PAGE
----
Poem #24



Between my finger and my thumb
The squat pen rests; snug as a gun.
from “Digging”, by Seamus Heaney

Between a metallic cutter and a wooden pallet
the squint eyes skim; cursor through plastic,
as an editor of pages, for any defect
in the customer’s material.
In her bed, our weekends end in the sound of a pout.
I work on Sundays when we could go out.
This sacrifice for us takes power.
In a suburb, coming up twenty-nine years younger,
when I was three, it was the same in our family;
father worked in the jailhouse,
father kissed mom after dinner,
father arrived home late.
For his birthday, in October, I would bring together
pictures of the deputies I found
hidden underneath and around
the bills he had to pay.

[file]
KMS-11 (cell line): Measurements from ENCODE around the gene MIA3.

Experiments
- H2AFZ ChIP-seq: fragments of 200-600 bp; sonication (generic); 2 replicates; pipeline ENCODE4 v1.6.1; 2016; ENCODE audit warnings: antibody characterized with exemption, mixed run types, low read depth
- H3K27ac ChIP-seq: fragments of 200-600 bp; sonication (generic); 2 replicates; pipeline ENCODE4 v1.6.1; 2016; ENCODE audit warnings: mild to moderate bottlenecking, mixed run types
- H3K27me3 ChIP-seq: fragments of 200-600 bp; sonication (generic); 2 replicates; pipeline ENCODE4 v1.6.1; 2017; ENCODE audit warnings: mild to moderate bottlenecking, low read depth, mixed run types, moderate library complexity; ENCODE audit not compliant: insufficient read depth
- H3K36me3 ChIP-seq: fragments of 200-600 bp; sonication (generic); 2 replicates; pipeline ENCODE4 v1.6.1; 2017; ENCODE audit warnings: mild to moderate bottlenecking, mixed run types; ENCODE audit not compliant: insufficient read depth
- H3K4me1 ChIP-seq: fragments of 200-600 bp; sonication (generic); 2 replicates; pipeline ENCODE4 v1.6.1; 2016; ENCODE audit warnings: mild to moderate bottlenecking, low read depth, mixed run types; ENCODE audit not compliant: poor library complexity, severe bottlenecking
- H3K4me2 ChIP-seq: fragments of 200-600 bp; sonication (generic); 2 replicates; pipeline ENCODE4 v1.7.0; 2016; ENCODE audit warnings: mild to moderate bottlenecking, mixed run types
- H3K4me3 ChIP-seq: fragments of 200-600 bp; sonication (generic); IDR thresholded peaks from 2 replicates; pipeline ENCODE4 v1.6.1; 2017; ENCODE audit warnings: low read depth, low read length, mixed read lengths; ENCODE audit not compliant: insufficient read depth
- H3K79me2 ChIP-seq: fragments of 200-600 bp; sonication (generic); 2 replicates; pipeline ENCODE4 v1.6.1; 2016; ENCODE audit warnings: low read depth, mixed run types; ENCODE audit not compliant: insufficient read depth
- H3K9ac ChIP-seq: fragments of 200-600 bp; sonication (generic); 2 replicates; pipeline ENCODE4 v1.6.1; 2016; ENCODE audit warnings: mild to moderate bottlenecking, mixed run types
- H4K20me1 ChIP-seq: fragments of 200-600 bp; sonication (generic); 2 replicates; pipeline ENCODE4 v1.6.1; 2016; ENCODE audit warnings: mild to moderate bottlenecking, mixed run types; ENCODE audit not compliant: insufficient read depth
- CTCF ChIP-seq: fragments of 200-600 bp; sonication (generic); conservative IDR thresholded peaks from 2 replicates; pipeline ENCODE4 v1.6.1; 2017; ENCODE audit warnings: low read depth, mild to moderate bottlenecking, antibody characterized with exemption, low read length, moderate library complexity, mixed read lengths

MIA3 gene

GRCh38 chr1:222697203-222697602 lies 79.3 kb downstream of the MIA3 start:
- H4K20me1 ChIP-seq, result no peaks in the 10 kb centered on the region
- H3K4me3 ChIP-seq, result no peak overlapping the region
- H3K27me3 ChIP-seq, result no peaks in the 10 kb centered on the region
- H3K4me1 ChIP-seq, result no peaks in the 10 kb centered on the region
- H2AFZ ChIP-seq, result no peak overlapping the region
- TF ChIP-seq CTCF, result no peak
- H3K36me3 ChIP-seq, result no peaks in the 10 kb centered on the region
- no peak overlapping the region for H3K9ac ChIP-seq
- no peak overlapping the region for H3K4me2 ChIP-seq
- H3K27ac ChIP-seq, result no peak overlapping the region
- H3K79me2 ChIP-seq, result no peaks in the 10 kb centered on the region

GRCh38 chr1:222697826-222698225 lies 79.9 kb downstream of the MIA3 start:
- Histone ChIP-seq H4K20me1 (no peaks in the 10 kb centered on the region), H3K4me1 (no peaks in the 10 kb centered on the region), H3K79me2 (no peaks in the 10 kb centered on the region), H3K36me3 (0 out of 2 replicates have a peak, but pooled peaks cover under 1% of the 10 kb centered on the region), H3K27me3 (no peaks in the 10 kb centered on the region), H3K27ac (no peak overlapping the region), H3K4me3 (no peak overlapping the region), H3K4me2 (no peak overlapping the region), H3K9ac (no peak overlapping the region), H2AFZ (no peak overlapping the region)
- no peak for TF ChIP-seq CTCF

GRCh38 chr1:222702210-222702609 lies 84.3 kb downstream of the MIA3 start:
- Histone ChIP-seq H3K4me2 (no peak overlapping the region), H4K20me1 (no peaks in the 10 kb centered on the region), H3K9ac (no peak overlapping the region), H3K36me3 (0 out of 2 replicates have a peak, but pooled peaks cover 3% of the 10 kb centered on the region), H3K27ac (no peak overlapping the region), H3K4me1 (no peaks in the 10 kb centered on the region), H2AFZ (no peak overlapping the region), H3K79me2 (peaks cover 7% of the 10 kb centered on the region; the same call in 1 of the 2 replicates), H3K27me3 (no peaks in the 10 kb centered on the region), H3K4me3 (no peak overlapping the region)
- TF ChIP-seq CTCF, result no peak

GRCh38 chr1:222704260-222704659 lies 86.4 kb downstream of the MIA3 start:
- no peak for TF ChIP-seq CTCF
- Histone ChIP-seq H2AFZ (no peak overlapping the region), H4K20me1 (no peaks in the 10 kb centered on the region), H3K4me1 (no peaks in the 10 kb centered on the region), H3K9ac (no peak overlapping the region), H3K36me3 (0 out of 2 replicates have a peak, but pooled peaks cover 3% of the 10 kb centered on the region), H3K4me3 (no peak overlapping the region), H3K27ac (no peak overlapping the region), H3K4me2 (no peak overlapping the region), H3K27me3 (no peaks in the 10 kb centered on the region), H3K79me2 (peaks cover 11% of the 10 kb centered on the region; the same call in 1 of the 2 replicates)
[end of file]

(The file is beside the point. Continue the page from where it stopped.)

This is one way
boys learn to be men–working.
My old man worked like his old man
drove to or from work no matter
how well or bad he felt that day,
even if he made something of nothing
in a factory it was for toys so I could play,
for food, and for a place to sleep each night away.
An Irish poet writes about escaping the family legacy
for penning poetry.
Yet every woman or man, an apple or an orange that breaks from a twig,
is not a president nor a doctor.
Someone must do the hard labor.
Someone must be the potato planter.
Someone is slogging a mop bucket of dirty water
from shoe filled florescent tiles
to a ditch behind a child’s school.
Oh, how lovely ye sundry labors we are working?
Between a metallic cutter and a wooden pallet
the plastic turns.
I’ll work with it.


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